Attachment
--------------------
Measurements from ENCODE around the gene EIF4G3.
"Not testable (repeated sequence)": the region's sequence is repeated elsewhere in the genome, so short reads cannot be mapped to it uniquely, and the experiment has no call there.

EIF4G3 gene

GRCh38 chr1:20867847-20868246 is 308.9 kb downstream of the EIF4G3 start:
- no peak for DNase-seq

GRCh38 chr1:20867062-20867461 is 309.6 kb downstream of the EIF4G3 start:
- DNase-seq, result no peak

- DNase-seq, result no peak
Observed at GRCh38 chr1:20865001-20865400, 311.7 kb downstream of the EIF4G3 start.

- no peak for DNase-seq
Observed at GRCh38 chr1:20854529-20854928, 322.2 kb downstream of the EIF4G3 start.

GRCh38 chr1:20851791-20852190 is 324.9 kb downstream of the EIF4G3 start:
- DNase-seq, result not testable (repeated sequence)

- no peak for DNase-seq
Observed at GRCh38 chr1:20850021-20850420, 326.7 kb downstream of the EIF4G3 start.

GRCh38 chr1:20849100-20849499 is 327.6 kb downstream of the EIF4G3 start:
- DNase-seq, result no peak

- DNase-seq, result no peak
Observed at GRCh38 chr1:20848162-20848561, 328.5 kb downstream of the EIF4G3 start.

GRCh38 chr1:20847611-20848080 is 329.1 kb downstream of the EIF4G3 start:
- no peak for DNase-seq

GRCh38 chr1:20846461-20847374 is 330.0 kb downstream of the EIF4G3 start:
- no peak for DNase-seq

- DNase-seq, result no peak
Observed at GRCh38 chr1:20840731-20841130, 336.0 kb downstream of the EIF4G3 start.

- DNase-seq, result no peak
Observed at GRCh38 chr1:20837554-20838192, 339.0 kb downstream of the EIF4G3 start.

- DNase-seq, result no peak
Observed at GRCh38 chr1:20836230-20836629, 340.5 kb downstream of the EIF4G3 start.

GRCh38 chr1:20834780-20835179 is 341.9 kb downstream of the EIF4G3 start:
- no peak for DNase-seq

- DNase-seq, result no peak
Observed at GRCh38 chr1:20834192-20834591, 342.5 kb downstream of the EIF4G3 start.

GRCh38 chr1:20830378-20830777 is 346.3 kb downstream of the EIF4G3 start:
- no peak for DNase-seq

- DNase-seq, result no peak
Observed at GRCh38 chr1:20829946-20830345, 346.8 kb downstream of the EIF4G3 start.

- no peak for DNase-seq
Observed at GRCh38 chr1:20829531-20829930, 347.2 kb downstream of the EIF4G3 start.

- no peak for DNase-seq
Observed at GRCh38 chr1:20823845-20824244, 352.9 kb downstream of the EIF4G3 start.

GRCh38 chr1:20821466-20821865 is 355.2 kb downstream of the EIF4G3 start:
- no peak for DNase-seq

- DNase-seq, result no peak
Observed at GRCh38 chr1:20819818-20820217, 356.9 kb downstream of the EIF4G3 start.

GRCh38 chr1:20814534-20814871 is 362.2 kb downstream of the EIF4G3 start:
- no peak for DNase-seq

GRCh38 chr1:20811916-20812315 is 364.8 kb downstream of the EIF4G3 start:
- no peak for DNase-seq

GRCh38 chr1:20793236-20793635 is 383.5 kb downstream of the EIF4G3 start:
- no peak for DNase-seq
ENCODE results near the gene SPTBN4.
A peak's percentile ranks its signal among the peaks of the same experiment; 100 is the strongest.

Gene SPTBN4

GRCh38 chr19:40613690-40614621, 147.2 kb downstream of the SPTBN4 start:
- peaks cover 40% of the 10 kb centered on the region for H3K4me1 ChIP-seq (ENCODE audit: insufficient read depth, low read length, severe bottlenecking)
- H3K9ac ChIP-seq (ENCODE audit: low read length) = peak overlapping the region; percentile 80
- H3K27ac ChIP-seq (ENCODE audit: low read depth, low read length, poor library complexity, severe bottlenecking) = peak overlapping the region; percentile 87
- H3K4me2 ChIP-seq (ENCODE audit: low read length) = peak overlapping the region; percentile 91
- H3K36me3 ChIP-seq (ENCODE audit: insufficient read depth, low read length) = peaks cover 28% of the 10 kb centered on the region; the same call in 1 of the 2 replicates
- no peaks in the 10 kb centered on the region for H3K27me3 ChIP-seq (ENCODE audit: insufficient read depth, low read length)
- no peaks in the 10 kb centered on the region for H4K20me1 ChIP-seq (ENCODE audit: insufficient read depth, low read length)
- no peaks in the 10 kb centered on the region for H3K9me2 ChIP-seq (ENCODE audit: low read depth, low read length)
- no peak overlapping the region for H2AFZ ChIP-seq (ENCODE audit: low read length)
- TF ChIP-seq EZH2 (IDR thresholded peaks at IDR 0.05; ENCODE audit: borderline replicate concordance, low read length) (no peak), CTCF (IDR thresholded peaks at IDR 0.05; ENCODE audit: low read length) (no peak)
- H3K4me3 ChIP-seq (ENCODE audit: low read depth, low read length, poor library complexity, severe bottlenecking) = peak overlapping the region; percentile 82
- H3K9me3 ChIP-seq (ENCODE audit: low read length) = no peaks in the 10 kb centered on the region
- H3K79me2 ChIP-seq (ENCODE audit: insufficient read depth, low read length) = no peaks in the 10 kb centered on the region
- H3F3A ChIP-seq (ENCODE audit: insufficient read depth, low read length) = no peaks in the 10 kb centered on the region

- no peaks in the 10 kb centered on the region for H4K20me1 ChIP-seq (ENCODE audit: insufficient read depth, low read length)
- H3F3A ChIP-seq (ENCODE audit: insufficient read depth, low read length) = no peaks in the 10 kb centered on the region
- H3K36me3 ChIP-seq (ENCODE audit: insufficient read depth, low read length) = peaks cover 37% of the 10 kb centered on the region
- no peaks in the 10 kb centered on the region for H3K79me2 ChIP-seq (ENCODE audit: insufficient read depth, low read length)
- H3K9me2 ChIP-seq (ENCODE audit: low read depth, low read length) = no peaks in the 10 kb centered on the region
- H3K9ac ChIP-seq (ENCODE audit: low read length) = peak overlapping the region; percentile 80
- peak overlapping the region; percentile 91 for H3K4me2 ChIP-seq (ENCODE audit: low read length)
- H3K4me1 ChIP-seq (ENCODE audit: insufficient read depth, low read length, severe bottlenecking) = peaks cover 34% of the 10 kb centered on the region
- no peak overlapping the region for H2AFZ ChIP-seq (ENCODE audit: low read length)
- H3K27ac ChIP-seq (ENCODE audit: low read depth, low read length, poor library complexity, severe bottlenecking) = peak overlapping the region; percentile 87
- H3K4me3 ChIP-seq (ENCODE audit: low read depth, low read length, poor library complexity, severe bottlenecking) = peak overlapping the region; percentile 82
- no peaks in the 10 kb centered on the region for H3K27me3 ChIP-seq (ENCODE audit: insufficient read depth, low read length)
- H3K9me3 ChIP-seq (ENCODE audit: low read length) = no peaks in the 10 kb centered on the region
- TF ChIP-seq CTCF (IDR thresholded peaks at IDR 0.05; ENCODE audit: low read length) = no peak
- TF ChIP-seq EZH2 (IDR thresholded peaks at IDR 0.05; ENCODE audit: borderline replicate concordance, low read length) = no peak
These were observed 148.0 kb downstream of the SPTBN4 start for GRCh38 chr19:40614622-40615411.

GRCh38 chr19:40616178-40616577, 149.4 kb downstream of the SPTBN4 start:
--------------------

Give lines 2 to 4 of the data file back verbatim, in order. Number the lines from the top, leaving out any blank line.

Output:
"Not testable (repeated sequence)": the region's sequence is repeated elsewhere in the genome, so short reads cannot be mapped to it uniquely, and the experiment has no call there.

EIF4G3 gene

GRCh38 chr1:20867847-20868246 is 308.9 kb downstream of the EIF4G3 start: